Historical sciences infer history from its results. So we know what happened, and looking back we can understand precisely how agency (or, alternatively, natural selection) has influenced life’s history. In that regard, again, Asher’s criticism either cuts against neo-Darwinism with equal force, OR, it’s misplaced and fails to recognize the explanatory power of historical sciences.
Third, Asher claims that ID fails because it doesn’t provide a “mechanism”:
Furthermore, by attempting to replace a causal mechanism (natural selection) with an attribution of agency (design), ID advocates such as Meyer are decidedly anti-uniformitarian. What process of today could possibly lead to his understanding of the past? How could a biological phenomenon, even if designed, be simply willed into existence without an actual mechanism? At least young Earth creationists are honest about their appeal to a supernatural divinity.” (p. 32)
Here, Asher has really lost me. The answer to his question, “What process of today could possibly lead to his understanding of the past?” is simple: intelligence! That’s precisely why Meyer’s argument is not “anti-uniformitarian.”
Uniformitarianism requires an observed precedent from the present day, in other words that the proposed cause of a particular phenomenon in the past should be observable currently in the present. Asher thinks that ID, which attributes creative power to an immaterial intelligence, lacks such a precedent. But the human mind, an immaterial entity (distinct from the brain that it uses to interface with the physical world), regularly impresses its ideas on material reality. It makes things happens, including the manufacture of physical objects. To use Asher’s language, it “wills them into existence.”
The computer I’m using to write this article would be one of countless illustrations you could furnish. There is no fully describable universal “mechanism” by which ideas in the mind of a computer programmer or manufacturer make their transition from the immaterial to the material realm — from the mind to the nerves and muscles that guide the hand to do its work — yet we know this happens all the time.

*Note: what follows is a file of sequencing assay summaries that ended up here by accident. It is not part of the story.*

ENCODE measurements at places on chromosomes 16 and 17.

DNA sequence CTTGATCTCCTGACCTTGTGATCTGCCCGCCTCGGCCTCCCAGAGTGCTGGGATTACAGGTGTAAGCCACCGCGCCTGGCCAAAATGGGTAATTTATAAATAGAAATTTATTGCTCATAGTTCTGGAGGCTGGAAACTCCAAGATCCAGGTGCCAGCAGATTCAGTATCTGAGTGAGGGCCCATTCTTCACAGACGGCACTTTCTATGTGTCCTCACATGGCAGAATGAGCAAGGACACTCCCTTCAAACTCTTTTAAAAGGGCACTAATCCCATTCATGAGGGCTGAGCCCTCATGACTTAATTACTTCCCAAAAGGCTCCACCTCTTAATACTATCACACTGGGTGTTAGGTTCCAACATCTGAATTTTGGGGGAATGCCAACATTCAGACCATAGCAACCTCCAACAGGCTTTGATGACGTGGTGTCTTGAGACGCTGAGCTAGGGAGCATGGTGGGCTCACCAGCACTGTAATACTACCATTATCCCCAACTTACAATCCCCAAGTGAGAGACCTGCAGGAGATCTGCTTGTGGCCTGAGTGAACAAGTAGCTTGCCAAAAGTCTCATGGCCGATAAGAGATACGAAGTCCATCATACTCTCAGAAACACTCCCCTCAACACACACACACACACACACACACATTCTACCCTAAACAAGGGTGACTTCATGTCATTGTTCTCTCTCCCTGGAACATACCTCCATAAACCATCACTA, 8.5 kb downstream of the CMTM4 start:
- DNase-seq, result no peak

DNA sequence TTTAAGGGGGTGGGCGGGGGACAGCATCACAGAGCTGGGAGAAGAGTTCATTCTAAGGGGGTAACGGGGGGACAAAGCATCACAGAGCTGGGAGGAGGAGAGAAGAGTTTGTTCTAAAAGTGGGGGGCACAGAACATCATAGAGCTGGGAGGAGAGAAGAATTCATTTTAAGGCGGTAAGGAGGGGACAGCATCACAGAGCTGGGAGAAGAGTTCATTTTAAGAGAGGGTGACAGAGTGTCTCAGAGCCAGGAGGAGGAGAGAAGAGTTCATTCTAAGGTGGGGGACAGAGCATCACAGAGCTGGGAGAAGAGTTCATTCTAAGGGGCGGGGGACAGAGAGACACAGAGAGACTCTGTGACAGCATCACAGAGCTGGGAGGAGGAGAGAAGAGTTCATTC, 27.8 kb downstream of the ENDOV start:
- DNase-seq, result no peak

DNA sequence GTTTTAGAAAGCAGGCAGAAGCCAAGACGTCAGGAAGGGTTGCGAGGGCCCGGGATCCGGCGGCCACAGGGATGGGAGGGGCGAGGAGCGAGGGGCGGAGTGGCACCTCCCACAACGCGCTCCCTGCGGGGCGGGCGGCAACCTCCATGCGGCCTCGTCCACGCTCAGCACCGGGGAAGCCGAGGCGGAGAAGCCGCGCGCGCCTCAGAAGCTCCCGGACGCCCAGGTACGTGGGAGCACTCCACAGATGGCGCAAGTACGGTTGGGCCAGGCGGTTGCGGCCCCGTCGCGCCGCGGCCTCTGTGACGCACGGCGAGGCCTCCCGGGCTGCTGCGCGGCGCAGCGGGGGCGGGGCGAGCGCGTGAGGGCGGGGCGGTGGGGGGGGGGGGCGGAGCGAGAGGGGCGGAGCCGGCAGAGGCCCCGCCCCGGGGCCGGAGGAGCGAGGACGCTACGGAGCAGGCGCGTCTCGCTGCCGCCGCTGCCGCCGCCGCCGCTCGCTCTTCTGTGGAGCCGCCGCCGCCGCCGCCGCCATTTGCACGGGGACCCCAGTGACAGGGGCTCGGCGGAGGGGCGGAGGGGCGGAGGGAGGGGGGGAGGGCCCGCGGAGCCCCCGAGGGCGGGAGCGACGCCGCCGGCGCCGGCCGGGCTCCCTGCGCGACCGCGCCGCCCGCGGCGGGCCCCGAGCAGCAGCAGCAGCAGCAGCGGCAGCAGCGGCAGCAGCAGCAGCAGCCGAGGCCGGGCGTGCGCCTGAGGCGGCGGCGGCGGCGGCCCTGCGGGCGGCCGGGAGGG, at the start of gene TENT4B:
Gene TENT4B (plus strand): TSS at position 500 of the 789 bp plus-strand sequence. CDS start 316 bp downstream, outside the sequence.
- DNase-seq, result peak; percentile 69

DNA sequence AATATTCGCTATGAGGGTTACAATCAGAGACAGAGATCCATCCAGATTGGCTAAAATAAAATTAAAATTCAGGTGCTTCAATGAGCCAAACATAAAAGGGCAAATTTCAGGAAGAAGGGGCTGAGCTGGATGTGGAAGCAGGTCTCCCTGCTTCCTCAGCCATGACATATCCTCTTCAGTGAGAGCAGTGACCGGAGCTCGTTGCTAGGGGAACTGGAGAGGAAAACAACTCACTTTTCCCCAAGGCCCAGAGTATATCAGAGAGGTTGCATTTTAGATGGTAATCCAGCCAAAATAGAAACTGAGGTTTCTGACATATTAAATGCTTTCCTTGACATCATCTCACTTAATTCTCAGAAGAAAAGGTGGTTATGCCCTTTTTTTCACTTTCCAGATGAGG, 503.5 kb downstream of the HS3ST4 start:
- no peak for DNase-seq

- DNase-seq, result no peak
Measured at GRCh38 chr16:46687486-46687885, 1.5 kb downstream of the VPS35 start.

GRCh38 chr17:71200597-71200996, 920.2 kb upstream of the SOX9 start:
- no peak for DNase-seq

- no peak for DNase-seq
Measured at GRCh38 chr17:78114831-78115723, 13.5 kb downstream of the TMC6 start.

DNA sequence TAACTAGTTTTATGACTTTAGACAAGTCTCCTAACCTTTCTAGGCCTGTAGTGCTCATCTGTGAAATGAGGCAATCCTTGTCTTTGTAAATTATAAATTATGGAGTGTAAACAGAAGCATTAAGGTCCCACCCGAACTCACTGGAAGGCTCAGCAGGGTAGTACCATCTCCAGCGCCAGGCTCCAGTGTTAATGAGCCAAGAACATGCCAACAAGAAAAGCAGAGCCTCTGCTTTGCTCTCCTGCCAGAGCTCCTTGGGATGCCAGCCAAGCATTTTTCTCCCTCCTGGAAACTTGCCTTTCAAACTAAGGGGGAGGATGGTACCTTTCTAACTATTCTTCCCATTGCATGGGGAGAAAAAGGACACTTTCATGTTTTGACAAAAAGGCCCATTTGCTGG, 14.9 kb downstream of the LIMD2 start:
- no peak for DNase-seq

Why should the lack of a clear-cut “mechanism” be a problem for ID? Asher himself concedes the possibility that the agent behind the design is a “supernatural divinity.” Maybe it is God. So what? ID doesn’t claim we can scientifically infer that. But leaving open that possibility, there certainly isn’t a shortage of potential “mechanisms” for ID. ID doesn’t pinpoint the exact mechanism but rather leaves open a plethora of possibilities. Saying that there’s a “range of options” doesn’t mean we haven’t provided plausible potential explanations.
Would we say “We can’t infer that a design is evident in the arrangement of rocks at Stonehenge unless we can determine the exact mechanism used by its creators to arrange and carve the rocks”? Hardly! We may have no record that allows us to say precisely how Stonehenge was built, but that doesn’t leave us without viable options for the “mechanism,” and it certainly doesn’t preclude us from inferring design.
So why should it be so hard to believe that intelligent agents could implement their designs in the real world? After all, we see intelligent agents manipulating the information in DNA all the time. Just read any scientific paper about engineering a gene!
Photo credit: Robert J. Asher, Cambridge University Department of Zoology.